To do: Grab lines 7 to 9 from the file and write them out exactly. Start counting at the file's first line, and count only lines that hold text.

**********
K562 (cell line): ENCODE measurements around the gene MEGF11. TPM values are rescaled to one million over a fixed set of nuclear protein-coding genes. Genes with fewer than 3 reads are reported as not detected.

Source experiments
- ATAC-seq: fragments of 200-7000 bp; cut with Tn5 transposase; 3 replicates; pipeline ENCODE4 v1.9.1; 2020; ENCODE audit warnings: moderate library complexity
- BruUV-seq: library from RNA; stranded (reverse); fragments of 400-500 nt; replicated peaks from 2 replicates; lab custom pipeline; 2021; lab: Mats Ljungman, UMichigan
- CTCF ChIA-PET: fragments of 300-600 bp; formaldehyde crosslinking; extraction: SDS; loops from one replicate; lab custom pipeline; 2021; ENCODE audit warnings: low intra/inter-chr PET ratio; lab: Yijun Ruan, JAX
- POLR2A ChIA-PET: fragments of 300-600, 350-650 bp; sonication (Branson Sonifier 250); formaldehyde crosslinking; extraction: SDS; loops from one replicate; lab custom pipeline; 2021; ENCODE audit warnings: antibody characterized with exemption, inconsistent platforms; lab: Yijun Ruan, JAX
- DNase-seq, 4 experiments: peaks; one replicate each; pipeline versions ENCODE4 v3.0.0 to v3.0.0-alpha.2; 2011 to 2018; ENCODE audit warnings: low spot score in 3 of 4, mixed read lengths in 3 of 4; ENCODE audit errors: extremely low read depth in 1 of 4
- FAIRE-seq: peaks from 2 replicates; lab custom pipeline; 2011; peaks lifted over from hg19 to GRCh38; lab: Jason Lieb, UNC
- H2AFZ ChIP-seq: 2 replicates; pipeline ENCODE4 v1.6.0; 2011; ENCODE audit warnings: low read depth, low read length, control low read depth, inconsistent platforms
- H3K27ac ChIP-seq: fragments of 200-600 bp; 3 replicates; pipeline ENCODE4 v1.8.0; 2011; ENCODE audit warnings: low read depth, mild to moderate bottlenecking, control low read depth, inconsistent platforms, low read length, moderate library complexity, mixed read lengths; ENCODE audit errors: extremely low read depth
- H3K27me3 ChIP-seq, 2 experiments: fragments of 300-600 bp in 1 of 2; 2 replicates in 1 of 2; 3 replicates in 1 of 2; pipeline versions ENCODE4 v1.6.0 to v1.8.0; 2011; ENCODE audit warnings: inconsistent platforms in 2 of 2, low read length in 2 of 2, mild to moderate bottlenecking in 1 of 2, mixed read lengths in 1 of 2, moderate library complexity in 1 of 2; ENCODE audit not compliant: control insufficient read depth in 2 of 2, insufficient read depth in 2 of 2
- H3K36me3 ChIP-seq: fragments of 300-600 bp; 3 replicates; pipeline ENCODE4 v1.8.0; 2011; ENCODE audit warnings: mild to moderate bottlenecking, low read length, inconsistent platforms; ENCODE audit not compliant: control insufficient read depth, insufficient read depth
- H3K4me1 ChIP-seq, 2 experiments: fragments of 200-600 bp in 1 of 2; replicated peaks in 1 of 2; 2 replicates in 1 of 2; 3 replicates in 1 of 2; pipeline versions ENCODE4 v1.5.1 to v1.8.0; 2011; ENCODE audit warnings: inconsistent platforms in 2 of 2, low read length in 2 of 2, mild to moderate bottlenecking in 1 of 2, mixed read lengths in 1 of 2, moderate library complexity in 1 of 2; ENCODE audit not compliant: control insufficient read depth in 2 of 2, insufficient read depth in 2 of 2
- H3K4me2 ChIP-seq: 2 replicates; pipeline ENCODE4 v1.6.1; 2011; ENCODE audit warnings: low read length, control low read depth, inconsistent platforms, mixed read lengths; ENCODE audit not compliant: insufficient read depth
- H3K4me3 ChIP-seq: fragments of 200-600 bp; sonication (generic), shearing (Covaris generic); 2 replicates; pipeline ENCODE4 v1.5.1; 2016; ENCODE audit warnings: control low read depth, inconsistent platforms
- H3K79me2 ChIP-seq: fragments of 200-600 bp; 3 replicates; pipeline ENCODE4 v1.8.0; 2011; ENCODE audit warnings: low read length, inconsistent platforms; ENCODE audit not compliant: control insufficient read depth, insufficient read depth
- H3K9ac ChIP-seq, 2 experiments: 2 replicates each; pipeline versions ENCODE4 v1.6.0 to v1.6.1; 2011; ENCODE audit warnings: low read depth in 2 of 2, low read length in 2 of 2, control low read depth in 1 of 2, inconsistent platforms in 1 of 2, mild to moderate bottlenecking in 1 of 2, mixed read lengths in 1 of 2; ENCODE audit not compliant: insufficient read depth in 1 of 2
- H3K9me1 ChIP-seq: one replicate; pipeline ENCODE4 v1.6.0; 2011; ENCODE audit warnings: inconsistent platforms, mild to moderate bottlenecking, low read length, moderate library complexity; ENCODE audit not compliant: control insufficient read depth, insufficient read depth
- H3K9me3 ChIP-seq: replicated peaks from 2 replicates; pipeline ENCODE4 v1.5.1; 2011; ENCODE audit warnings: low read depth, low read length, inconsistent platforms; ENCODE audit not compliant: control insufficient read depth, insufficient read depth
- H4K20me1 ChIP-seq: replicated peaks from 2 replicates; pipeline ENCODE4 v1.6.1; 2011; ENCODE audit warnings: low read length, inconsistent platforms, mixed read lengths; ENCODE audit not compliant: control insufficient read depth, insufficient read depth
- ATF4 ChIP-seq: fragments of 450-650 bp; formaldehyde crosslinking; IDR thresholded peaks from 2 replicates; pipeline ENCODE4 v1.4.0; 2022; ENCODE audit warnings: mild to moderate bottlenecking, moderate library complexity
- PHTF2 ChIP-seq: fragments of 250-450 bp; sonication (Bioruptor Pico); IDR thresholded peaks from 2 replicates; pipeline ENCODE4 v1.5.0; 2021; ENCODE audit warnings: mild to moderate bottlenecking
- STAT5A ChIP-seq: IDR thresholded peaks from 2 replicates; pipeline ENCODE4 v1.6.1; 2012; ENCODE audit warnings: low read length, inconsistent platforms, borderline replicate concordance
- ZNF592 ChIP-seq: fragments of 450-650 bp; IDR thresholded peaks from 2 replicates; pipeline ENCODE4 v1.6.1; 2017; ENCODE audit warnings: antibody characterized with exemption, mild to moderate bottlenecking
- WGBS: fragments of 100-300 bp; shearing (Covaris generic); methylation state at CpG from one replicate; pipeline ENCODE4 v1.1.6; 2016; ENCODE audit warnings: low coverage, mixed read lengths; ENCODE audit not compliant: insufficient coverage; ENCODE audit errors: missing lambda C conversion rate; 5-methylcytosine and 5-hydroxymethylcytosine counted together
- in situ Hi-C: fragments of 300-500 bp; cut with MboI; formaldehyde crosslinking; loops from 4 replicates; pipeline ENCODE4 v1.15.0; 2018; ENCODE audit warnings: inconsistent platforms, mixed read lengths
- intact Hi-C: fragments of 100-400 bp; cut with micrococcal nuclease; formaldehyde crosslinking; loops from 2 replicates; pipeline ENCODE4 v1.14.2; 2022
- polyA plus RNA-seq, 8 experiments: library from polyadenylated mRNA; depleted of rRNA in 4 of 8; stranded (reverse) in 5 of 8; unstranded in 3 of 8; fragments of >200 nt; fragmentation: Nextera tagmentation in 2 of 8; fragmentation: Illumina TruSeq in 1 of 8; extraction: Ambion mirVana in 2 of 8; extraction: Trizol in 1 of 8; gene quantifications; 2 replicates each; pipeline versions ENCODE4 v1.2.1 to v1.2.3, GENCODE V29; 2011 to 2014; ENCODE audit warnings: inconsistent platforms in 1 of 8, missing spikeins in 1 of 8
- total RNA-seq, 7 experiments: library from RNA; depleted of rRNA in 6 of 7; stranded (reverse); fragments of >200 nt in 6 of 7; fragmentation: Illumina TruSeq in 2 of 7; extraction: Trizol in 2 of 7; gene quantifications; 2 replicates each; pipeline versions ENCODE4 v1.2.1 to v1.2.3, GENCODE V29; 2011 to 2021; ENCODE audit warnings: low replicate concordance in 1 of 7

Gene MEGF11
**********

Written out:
- DNase-seq, 4 experiments: peaks; one replicate each; pipeline versions ENCODE4 v3.0.0 to v3.0.0-alpha.2; 2011 to 2018; ENCODE audit warnings: low spot score in 3 of 4, mixed read lengths in 3 of 4; ENCODE audit errors: extremely low read depth in 1 of 4
- FAIRE-seq: peaks from 2 replicates; lab custom pipeline; 2011; peaks lifted over from hg19 to GRCh38; lab: Jason Lieb, UNC
- H2AFZ ChIP-seq: 2 replicates; pipeline ENCODE4 v1.6.0; 2011; ENCODE audit warnings: low read depth, low read length, control low read depth, inconsistent platforms